In this Book

University of California Press
summary
In 1543, Nicolaus Copernicus publicly defended his hypothesis that the earth is a planet and the sun a body resting near the center of a finite universe. But why did Copernicus make this bold proposal? And why did it matter? The Copernican Question reframes this pivotal moment in the history of science, centering the story on a conflict over the credibility of astrology that erupted in Italy just as Copernicus arrived in 1496. Copernicus engendered enormous resistance when he sought to protect astrology by reconstituting its astronomical foundations. Robert S. Westman shows that efforts to answer the astrological skeptics became a crucial unifying theme of the early modern scientific movement. His interpretation of this "long sixteenth century," from the 1490s to the 1610s, offers a new framework for understanding the great transformations in natural philosophy in the century that followed.

Table of Contents

  1. Cover
  2. pp. 1-1
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  1. Title Page, Copyright
  2. pp. i-viii
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  1. Contents
  2. pp. ix-xii
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  1. illustrations
  2. pp. xiii-xvi
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  1. Preface and Acknowledgments
  2. pp. xvii-xx
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  1. Introduction
  2. pp. 1-22
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  1. Part I: Copernicus’s Space of Possibilities
  2. pp. 23-24
  1. 1. The Literature of the Heavens and the Science of the Stars
  2. pp. 25-61
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  1. 2. Constructing the Future
  2. pp. 62-75
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  1. 3. Copernicus and the Crisis of the Bologna Prognosticators,1496–1500
  2. pp. 76-106
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  1. Part II: Confessional and Interconfessional Spacesof Prophecy and Prognostication
  2. pp. 107-108
  1. 4. Between Wittenberg and Rome
  2. pp. 109-140
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  1. 5. The Wittenberg Interpretation of Copernicus’s Theory
  2. pp. 141-170
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  1. 6. Varieties of Astrological Credibility
  2. pp. 171-193
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  1. 7. Foreknowledge, Skepticism, and Celestial Order in Rome
  2. pp. 194-220
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  1. Part III: Accommodating Unanticipated, Singular Novelties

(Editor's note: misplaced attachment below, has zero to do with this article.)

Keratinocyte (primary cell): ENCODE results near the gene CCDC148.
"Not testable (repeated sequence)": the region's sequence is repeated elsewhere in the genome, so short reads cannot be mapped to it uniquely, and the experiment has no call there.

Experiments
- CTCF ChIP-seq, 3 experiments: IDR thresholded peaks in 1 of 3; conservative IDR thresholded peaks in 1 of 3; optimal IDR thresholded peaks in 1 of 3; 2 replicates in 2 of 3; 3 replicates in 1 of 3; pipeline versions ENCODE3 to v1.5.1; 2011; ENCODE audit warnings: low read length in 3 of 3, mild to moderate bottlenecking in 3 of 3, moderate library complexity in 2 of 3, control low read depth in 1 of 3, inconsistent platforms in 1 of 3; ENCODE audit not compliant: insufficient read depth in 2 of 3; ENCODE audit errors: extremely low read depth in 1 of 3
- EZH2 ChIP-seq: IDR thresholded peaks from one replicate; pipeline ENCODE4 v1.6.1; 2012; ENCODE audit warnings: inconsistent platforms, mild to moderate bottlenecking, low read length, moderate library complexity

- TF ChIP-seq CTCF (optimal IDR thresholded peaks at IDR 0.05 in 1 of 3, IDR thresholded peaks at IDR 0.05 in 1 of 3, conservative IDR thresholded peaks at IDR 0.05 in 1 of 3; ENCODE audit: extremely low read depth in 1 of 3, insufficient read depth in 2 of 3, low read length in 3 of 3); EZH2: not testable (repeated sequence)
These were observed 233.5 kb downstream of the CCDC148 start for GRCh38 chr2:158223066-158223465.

2. pp. 221-222
  1. 8. Planetary Order, Astronomical Reform,and the Extraordinary Course of Nature
  2. pp. 223-258
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  1. 9. The Second-Generation Copernicans
  2. pp. 259-280
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  1. 10. A Proliferation of Readings
  2. pp. 281-306
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  1. Part IV: Securing the Divine Plan
  2. pp. 307-308
  1. 11. The Emergence of Kepler’s Copernican Representation
  2. pp. 309-335
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  1. 12. Kepler’s Early Audiences, 1596–1600
  2. pp. 336-350
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  1. Part V: Conflicted Modernizers at the Turn of the Century
  2. pp. 351-352
  1. 13. The Third-Generation Copernicans
  2. pp. 353-381
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  1. 14. The Naturalist Turn and Celestial Order
  2. pp. 382-402
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  1. 15. How Kepler’sNew Star Traveled to England
  2. pp. 403-416
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  1. Part VI: The Modernizers, Recurrent Novelties,and Celestial Order
  2. pp. 417-418
  1. 16. The Struggle for Order
  2. pp. 419-433
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  1. 17. Modernizing Theoretical Knowledge
  2. pp. 434-454
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  1. 18. How Galileo’s Recurrent Novelties Traveled
  2. pp. 455-484
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  1. Conclusion: The Great Controversy
  2. pp. 485-514
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  1. Notes
  2. pp. 515-604
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  1. Bibliography
  2. pp. 605-649
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  1. Index
  2. pp. 650-672
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